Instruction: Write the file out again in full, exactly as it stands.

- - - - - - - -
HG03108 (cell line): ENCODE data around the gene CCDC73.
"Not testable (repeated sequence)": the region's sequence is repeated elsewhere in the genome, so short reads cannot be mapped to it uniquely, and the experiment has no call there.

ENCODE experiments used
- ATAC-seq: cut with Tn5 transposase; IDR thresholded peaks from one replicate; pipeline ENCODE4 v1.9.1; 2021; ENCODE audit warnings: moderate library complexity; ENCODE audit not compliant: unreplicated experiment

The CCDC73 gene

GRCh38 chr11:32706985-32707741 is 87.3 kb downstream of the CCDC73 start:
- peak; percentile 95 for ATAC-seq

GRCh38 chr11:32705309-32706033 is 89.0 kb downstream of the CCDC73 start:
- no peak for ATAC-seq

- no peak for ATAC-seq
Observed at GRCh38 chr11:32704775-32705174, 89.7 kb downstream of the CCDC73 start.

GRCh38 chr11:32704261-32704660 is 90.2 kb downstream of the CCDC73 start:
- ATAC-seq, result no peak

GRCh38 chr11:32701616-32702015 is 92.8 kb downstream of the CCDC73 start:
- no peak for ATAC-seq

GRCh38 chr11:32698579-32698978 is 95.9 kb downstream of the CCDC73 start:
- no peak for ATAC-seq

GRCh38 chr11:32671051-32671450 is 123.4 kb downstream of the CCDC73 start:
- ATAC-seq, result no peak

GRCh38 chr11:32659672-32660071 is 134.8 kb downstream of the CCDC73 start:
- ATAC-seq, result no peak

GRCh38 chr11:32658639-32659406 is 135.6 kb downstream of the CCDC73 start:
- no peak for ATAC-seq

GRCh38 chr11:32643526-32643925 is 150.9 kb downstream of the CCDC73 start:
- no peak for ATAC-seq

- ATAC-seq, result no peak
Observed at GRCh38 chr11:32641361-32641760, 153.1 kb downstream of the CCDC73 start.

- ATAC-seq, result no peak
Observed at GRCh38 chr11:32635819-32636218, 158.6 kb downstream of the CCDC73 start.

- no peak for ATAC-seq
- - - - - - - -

HG03108 (cell line): ENCODE data around the gene CCDC73.
"Not testable (repeated sequence)": the region's sequence is repeated elsewhere in the genome, so short reads cannot be mapped to it uniquely, and the experiment has no call there.

ENCODE experiments used
- ATAC-seq: cut with Tn5 transposase; IDR thresholded peaks from one replicate; pipeline ENCODE4 v1.9.1; 2021; ENCODE audit warnings: moderate library complexity; ENCODE audit not compliant: unreplicated experiment

The CCDC73 gene

GRCh38 chr11:32706985-32707741 is 87.3 kb downstream of the CCDC73 start:
- peak; percentile 95 for ATAC-seq

GRCh38 chr11:32705309-32706033 is 89.0 kb downstream of the CCDC73 start:
- no peak for ATAC-seq

- no peak for ATAC-seq
Observed at GRCh38 chr11:32704775-32705174, 89.7 kb downstream of the CCDC73 start.

GRCh38 chr11:32704261-32704660 is 90.2 kb downstream of the CCDC73 start:
- ATAC-seq, result no peak

GRCh38 chr11:32701616-32702015 is 92.8 kb downstream of the CCDC73 start:
- no peak for ATAC-seq

GRCh38 chr11:32698579-32698978 is 95.9 kb downstream of the CCDC73 start:
- no peak for ATAC-seq

GRCh38 chr11:32671051-32671450 is 123.4 kb downstream of the CCDC73 start:
- ATAC-seq, result no peak

GRCh38 chr11:32659672-32660071 is 134.8 kb downstream of the CCDC73 start:
- ATAC-seq, result no peak

GRCh38 chr11:32658639-32659406 is 135.6 kb downstream of the CCDC73 start:
- no peak for ATAC-seq

GRCh38 chr11:32643526-32643925 is 150.9 kb downstream of the CCDC73 start:
- no peak for ATAC-seq

- ATAC-seq, result no peak
Observed at GRCh38 chr11:32641361-32641760, 153.1 kb downstream of the CCDC73 start.

- ATAC-seq, result no peak
Observed at GRCh38 chr11:32635819-32636218, 158.6 kb downstream of the CCDC73 start.

- no peak for ATAC-seq